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Should You Make Offers On Multiple Homes? Here's What To Know

It's a hot seller's market, as anyone trying to buy a home these days must know. Many would-be homeowners are getting frustrated, making offers on homes and then losing out when someone else snatches them up. In the real estate world, this has become the new normal, but it's no less upsetting for disappointed home buyers, who expend time and energy trying to find just the right home.

You may think a clever way to snag your dream home would be to make multiple offers on different houses. However, this option may not be allowed where you're shopping, and even if it was, you want to avoid this practice, as it's generally considered unethical. We'll explain why as well as give some tried-and-true methods for how you can increase your chances of securing that home you've been eyeing.

Why Making Multiple Offers on Homes Is Not Cool
At first, it seems to make sense. After all, if you don't make offers on two or three homes, you tell yourself, you may not ever be able to get an offer accepted.

But think about it. With each offer, you're likely going to have to put down an escrow deposit. Typically, an escrow deposit will be between 1 and 3 percent of the cost of the house. And, as you probably know, these days you should put down as much as possible, or you risk your offer being rejected. Let's say you're looking at a house priced at $275,000. At 3 percent, the deposit would be $8250.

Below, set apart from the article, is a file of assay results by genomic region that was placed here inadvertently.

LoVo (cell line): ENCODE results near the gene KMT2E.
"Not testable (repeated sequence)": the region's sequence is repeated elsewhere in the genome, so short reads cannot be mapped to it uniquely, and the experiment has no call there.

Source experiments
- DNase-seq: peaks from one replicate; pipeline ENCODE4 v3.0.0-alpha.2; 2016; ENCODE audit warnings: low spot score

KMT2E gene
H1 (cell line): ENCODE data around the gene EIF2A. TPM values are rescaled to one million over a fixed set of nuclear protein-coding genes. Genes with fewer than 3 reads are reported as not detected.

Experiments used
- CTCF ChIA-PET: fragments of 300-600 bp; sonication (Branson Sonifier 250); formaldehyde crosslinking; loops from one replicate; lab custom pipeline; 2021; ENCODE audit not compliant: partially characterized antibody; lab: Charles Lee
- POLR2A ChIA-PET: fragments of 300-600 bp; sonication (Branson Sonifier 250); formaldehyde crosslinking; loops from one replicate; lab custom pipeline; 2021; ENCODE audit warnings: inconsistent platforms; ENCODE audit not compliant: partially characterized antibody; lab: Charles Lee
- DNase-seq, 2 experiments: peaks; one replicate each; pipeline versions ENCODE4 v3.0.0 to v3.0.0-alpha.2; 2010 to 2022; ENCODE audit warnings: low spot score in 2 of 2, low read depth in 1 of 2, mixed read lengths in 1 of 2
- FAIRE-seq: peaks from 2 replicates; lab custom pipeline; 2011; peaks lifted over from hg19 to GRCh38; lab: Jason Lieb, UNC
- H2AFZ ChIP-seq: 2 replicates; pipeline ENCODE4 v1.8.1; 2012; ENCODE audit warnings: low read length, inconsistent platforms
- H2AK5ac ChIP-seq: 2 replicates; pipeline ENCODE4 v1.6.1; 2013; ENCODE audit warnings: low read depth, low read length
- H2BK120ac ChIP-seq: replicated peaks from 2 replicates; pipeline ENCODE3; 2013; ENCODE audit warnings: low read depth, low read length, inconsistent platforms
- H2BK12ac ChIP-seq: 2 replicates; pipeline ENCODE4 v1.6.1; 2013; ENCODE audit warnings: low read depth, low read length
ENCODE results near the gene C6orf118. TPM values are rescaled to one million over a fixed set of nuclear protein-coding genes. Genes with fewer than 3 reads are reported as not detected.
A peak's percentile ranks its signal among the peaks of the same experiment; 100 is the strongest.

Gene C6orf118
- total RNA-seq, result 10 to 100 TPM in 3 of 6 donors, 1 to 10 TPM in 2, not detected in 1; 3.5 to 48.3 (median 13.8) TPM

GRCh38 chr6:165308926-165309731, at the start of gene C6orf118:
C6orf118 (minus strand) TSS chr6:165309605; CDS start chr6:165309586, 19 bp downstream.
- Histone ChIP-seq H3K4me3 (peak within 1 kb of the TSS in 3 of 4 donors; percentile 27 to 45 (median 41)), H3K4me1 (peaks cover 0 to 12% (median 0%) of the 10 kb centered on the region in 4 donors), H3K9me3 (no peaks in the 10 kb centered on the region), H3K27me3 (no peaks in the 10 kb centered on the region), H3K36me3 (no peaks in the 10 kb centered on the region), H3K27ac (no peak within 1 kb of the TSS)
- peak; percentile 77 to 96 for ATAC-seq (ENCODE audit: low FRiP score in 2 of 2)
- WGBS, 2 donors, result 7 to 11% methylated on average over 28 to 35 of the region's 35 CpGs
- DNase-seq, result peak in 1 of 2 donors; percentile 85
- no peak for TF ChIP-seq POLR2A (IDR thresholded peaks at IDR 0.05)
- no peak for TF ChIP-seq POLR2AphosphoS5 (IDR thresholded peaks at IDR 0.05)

But picture having to put down an offer on three houses simultaneously. Say the houses are all priced close to $275K. You could end up having to come up with escrow deposits of $24,750. Ouch! Then, in a worst-case scenario, all three sellers accept your offer. What do you do?

You will lose the escrow deposit on two of the houses. Further, you can take credit for causing two sellers hardship they didn't need. Since you presented yourself as someone with a serious offer, they likely thought you wanted their houses. What if they were under a lot of stress to sell a house — say, because of an impending move?

What's more, you and your significant other no doubt will be thinking about what you could do with that lost money: save for college, buy furniture, make some renovations, or take a vacation.

Avoiding Multi-Offer Pain
One way to avoid this multi-offer jam-up is to put down a serious offer on your no. 1 preferred home. Ask your agent to communicate that you need an answer that day and that if you don't hear back, you will have to put an offer on another home tomorrow. That way, the seller can't waste your time because they're delaying a response while waiting for a better offer than yours. So you won't lose a chance at your second choice of a home because you delayed too long making an offer.

If you need more advice about making offers for the home you have your sights on, don't hesitate to reach out to your real estate agent. They have the expertise you need to make the process go as smoothly as possible.

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